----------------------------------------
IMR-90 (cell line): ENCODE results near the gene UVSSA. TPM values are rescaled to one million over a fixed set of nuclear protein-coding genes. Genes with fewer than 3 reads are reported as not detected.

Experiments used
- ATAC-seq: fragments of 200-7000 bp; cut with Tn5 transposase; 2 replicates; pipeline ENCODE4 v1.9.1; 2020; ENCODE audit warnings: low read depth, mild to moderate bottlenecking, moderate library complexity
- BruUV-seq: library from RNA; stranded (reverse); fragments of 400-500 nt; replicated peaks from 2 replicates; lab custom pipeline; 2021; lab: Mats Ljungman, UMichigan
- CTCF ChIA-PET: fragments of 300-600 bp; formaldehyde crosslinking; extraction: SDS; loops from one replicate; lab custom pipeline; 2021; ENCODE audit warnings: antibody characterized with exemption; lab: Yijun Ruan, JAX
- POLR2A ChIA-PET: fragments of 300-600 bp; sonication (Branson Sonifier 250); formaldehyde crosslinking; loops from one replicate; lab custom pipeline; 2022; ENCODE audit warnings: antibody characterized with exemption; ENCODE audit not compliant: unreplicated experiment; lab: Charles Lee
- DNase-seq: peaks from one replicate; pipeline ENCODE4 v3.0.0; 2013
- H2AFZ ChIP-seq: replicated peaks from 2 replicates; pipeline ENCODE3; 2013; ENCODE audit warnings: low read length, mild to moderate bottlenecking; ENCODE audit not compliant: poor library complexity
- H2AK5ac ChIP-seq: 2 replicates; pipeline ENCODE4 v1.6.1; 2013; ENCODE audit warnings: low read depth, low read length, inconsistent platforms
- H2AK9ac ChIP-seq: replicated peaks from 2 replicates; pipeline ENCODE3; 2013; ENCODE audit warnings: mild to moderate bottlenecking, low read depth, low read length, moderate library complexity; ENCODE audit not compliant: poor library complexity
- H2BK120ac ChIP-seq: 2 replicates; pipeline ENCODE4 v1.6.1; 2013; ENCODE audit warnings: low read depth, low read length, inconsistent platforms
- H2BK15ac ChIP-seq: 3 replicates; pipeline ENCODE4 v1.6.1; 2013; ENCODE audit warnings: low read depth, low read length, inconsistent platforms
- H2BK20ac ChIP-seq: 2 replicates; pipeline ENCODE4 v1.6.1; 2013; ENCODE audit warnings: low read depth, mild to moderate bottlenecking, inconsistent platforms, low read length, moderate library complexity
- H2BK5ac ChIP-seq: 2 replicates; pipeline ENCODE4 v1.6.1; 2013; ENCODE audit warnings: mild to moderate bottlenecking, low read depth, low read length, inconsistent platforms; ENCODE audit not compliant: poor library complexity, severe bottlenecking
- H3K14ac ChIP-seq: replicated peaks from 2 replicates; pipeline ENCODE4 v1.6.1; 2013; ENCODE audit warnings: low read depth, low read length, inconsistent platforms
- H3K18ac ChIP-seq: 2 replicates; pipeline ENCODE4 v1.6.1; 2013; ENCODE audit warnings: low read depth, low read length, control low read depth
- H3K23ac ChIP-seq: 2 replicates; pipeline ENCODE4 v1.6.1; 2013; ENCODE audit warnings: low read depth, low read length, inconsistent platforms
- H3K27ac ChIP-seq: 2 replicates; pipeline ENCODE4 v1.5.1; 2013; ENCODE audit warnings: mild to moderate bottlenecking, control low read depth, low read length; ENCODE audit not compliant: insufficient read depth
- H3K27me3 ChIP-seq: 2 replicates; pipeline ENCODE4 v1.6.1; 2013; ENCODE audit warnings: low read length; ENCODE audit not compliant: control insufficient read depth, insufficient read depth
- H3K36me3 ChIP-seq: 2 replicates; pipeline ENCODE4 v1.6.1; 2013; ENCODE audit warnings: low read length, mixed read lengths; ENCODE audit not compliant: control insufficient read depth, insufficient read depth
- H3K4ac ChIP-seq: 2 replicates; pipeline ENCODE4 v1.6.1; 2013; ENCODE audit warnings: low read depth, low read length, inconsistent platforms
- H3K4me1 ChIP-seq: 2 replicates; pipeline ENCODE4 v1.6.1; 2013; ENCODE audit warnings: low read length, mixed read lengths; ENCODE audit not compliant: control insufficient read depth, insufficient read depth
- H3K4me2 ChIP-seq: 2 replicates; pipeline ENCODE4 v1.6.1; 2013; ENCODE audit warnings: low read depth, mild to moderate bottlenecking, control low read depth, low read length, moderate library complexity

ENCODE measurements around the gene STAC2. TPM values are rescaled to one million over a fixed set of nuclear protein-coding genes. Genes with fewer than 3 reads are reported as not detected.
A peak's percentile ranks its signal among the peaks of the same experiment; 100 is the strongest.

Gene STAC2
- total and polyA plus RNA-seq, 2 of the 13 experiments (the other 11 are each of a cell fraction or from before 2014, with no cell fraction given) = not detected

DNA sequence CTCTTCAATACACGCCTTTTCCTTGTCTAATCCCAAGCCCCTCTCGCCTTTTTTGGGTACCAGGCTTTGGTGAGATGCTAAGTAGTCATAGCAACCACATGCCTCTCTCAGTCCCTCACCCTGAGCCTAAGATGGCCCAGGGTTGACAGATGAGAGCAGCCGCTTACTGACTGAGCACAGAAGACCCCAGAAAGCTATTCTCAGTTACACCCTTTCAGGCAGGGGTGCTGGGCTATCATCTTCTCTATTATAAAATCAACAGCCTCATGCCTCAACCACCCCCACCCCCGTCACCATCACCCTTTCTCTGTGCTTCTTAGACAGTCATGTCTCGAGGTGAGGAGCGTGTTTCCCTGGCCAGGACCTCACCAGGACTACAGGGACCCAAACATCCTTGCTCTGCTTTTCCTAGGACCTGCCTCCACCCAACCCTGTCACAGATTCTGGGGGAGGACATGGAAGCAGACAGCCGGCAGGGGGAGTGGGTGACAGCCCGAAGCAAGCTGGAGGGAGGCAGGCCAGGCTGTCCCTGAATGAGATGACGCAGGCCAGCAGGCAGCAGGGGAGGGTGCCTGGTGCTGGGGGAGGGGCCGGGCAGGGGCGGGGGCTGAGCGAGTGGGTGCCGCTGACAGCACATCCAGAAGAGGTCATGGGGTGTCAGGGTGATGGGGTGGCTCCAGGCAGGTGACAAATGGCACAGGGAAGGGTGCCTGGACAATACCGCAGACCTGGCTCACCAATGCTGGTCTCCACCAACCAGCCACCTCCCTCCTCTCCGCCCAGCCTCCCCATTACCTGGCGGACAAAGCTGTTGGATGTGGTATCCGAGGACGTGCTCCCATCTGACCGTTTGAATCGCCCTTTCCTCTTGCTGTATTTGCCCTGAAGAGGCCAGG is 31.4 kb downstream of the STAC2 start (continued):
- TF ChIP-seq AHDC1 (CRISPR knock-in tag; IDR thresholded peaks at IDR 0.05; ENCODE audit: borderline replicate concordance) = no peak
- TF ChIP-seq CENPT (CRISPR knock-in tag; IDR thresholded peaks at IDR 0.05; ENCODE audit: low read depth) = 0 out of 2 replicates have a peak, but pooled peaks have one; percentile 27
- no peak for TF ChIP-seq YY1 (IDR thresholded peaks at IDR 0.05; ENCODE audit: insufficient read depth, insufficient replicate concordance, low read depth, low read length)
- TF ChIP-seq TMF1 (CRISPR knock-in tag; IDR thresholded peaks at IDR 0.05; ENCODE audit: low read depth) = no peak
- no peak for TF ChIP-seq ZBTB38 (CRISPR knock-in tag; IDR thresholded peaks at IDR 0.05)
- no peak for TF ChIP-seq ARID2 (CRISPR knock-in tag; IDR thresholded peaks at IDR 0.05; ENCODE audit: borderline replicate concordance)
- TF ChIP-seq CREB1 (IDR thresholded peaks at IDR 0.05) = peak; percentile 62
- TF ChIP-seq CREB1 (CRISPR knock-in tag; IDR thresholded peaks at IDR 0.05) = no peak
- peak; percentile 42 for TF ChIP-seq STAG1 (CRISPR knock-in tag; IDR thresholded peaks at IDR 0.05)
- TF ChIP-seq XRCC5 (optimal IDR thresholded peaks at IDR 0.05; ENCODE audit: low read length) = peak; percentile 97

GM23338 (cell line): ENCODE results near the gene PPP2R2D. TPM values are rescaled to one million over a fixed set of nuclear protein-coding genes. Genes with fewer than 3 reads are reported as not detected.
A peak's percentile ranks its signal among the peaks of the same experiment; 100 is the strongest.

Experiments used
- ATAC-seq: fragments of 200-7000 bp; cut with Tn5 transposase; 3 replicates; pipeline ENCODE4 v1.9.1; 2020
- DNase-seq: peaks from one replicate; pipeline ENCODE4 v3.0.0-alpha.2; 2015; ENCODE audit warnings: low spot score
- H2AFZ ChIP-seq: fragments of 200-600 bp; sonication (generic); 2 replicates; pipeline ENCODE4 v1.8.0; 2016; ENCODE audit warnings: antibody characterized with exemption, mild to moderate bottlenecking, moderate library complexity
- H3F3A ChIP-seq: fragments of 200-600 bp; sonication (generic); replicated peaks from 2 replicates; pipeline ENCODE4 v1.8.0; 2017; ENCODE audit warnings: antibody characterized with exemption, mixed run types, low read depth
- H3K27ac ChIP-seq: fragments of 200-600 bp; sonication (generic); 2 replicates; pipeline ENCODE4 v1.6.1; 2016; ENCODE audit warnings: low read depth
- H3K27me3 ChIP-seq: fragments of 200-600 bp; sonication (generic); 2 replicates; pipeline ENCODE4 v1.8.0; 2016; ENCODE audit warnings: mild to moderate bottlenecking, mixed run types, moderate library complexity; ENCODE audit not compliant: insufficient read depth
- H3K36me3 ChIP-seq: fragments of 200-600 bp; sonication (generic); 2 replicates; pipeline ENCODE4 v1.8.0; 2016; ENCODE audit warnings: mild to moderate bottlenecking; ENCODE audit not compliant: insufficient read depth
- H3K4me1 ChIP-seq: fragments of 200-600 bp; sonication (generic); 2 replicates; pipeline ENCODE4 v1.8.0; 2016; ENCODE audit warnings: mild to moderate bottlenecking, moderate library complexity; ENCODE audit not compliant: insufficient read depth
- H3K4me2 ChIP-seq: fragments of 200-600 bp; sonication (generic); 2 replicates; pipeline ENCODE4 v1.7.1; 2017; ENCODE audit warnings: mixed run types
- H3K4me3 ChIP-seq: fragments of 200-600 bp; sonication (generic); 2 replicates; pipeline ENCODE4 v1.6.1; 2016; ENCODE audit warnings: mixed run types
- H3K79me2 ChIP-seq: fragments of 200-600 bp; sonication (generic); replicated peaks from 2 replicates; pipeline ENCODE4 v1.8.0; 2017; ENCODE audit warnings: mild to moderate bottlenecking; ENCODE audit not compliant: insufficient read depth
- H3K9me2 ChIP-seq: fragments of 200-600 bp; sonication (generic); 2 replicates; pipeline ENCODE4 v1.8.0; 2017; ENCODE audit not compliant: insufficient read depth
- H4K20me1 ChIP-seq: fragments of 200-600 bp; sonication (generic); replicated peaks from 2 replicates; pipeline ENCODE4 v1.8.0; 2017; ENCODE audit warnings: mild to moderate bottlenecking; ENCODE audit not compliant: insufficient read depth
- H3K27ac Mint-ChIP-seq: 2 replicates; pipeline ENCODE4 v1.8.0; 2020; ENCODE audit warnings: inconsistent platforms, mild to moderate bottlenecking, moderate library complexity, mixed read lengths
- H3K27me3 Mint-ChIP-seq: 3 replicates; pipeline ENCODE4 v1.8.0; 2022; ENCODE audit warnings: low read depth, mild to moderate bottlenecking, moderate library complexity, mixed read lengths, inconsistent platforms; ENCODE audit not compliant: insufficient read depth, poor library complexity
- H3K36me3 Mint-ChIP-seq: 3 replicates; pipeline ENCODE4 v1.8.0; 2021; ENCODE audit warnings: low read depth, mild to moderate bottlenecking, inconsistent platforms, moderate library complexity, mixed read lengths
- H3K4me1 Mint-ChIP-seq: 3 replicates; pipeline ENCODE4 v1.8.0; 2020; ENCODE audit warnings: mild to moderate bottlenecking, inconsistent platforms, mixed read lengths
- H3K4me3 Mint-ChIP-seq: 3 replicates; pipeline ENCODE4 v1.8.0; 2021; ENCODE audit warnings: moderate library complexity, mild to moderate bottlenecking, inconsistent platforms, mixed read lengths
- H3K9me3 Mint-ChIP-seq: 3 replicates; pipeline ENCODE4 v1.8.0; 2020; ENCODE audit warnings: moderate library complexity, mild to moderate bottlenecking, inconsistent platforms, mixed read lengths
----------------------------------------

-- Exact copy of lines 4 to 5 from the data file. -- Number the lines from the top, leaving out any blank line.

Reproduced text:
- BruUV-seq: library from RNA; stranded (reverse); fragments of 400-500 nt; replicated peaks from 2 replicates; lab custom pipeline; 2021; lab: Mats Ljungman, UMichigan
- CTCF ChIA-PET: fragments of 300-600 bp; formaldehyde crosslinking; extraction: SDS; loops from one replicate; lab custom pipeline; 2021; ENCODE audit warnings: antibody characterized with exemption; lab: Yijun Ruan, JAX